The illustrations on the sides of the railcars, featuring polar bears, wolves, lions, chimpanzees and penguins, are the work of a former Asahiyama Zoo animal keeper turned artist named Hiroshi Abe. In each car, there’s an animal-shaped seat where passengers can snap commemorative photos, and a seat-free play space for children.
The zoo theme is complemented by the “The Other Day, I Met a Bear(The Bear Song)” nursery tune that plays over the train’s loudspeakers.

This is a train that’s recommended for parents traveling with children. Other child-friendly amenities include a private area for nursing mothers. Several economy ticket plans, such as the Asahiyama Zoo Ticket, which combines the train fare with the zoo admission fee, are available.

Visit the stationmaster of Kishi Station (Wakayama Prefecture)

There are supposedly over 9,000 railway stations in Japan, and one of them is very distinctive. At Kishi Station, the terminus of the Wakayama Electric Railway running between Wakayama and Kishi, live stationmaster Tama, a calico cat owned by the proprietor of the shop inside the station. Tama, wearing a stationmaster’s cap, is often photographed in cute poses.

She even made an appearance in the 2009 French film La voie du chat and was recently featured in a commercial for Korean Air. Many people from both Japan and abroad flock to see Tama the stationmaster, and the railway even runs Tama Trains with illustrations of cats on the sides and cat-shaped seats. In August 2010, a cypress-bark shingled addition in the shape of a cat’s face was built onto the station, in a nod to Tama’s enduring popularity.

A station of beauty—Kanazawa Station (Ishikawa Prefecture)

Kanazawa is often called “the Kyoto of the Hokuriku region.” JR Kanazawa Station, the gateway to the city, can surely be counted as one of the world’s most beautiful stations. Heading out the ticket gates toward the East Exit, arriving visitors come to the Motenashi (Welcome) Dome, a beautiful curved structure made from 3,000 panes of glass. In front of the Dome stands the Tsuzumi-mon, a gate modeled after the tzuzumi drum used in Kaga Hosho, a traditional No play of Kanazawa. The exquisite beauty of these structures perfectly expresses the two facets of Kanazawa as a modernizing city that is deeply respectful of tradition at the same time. Kanazawa is renowned for its famous Kenrokuen Garden, but the beauty of its station also deserves leisurely appreciation.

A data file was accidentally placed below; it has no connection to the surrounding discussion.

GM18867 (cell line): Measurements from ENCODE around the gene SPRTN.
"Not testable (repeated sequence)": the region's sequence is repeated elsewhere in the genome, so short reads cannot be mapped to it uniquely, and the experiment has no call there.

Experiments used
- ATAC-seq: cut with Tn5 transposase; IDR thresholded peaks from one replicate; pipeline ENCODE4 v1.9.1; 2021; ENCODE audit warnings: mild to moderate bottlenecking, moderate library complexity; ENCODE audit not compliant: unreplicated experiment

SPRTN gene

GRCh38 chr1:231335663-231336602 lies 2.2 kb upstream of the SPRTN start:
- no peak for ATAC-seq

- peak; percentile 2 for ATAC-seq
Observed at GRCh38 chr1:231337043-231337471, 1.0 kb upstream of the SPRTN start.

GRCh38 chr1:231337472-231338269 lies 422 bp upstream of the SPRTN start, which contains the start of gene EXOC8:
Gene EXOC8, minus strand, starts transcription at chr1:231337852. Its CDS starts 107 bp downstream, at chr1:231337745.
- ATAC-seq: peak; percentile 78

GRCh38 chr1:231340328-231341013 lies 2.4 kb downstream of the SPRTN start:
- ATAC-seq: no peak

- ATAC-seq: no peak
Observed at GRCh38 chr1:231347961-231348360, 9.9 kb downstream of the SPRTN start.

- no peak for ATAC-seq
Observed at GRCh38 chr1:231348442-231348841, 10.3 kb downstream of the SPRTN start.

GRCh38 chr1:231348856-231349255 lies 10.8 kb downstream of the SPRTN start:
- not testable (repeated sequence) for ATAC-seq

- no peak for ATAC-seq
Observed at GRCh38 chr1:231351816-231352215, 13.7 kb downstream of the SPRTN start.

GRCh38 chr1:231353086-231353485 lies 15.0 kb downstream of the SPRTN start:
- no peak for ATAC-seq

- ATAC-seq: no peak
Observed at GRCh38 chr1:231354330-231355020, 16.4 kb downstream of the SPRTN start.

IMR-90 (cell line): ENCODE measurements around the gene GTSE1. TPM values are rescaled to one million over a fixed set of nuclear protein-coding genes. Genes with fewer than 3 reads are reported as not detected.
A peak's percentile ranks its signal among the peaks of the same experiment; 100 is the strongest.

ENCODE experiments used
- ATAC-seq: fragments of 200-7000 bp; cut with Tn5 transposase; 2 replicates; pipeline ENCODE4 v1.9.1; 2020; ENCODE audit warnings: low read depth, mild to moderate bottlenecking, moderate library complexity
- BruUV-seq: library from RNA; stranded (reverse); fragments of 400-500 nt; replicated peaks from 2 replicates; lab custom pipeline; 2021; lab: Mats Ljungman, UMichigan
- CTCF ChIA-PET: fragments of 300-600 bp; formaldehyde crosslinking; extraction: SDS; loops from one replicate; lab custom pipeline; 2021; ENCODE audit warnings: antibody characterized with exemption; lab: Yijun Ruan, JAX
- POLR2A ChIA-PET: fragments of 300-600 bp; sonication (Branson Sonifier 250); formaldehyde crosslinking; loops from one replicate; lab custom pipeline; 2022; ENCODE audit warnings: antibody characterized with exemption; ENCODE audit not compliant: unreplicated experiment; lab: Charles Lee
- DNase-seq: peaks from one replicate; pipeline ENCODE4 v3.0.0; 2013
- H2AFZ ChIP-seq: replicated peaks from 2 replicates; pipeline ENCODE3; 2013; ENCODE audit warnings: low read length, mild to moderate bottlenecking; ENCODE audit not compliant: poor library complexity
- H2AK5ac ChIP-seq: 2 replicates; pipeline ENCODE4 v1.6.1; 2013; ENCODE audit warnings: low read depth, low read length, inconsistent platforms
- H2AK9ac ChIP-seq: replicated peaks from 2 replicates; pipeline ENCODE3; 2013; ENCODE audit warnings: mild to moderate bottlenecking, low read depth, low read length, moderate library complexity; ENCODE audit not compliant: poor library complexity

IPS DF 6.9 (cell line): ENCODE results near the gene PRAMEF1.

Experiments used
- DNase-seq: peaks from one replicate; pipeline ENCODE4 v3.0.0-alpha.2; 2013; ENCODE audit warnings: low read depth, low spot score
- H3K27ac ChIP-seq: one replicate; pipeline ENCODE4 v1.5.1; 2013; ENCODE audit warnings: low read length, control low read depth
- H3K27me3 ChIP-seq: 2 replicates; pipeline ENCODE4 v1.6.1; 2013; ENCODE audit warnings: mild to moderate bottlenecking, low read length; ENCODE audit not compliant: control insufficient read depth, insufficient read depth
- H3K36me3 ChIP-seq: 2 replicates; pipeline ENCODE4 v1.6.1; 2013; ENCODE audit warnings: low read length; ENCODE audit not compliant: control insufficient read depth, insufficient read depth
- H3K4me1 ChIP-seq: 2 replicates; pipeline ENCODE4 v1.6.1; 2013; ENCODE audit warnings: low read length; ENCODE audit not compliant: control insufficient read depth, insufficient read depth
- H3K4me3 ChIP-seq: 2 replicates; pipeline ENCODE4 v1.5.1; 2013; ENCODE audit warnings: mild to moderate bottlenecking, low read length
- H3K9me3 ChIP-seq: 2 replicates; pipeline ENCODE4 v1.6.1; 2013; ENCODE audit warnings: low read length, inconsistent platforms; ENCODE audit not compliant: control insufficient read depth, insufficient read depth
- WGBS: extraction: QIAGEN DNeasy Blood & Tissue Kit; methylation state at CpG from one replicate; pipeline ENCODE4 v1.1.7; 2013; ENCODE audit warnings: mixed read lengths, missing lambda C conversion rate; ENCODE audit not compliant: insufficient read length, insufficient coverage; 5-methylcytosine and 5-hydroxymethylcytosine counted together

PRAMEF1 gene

Eki-ben: the box lunches that also make rail travel a treat

Eki-ben is an essential component of any travel by rail in Japan. Sold at stations and aboard trains, these box lunches often feature local ingredients or traditional cuisine. There are countless varieties of eki-ben, and some intriguing variations—there’s a box lunch whose contents can be heated by pulling a string that triggers a heat-producing reaction; lunches that are packed in real pottery containers; and even some lunches that come with locally produced sake or wine.

The Sakura Bento (1,150 yen) on sale at Hakata Station and other locations was developed to commemorate the March extension of the Kyushu Shinkansen to its final destination. The food comes in a container made to look like a Sakura Shinkansen railcar. It contains Kokura (Fukuoka Prefecture) specialty kashiwa-meshi (rice cooked with chicken), a meat patty, fried shrimp and other treats. There’s also the Hakata-hatsu Fufu Bento (Originated in Hakata: Box Lunch for a Couple, 10,500 yen), available by reservation only. This super-deluxe lunch for two comes in a double-decker box, the top box featuring a choice of raw fugu (blowfish) prepared sashimi- and tataki-style or miso-grilled Hakata beef. The bottom box contains saba (mackerel) sushi, mentaiko spicy cod roe and other seasonal Kyushu delicacies.

Tokyo Station, the heart of Japan’s railway network, also offers plenty of box lunch varieties. The most popular one is the Shinise no Aji Tokyo Bento (1,600 yen), an assortment of specialties from famous Tokyo food purveyors that includes king salmon pickled in sake lees (Uokyu, Ningyocho), beef with bamboo shoots (Imahan, Asakusa), and thick sweet chunks of omelet (Sushitama Aoki, Tsukiji). Other favorites are the Gyuniku Bento (1,000 yen), based on sukiyaki, and for the health-conscious, the Kofuku Bento (1,300 yen), made using certified organically grown rice.

So, the greatest treat of rail travel may be enjoying a delicious box lunch packed with regional specialties while gazing at the passing scenery.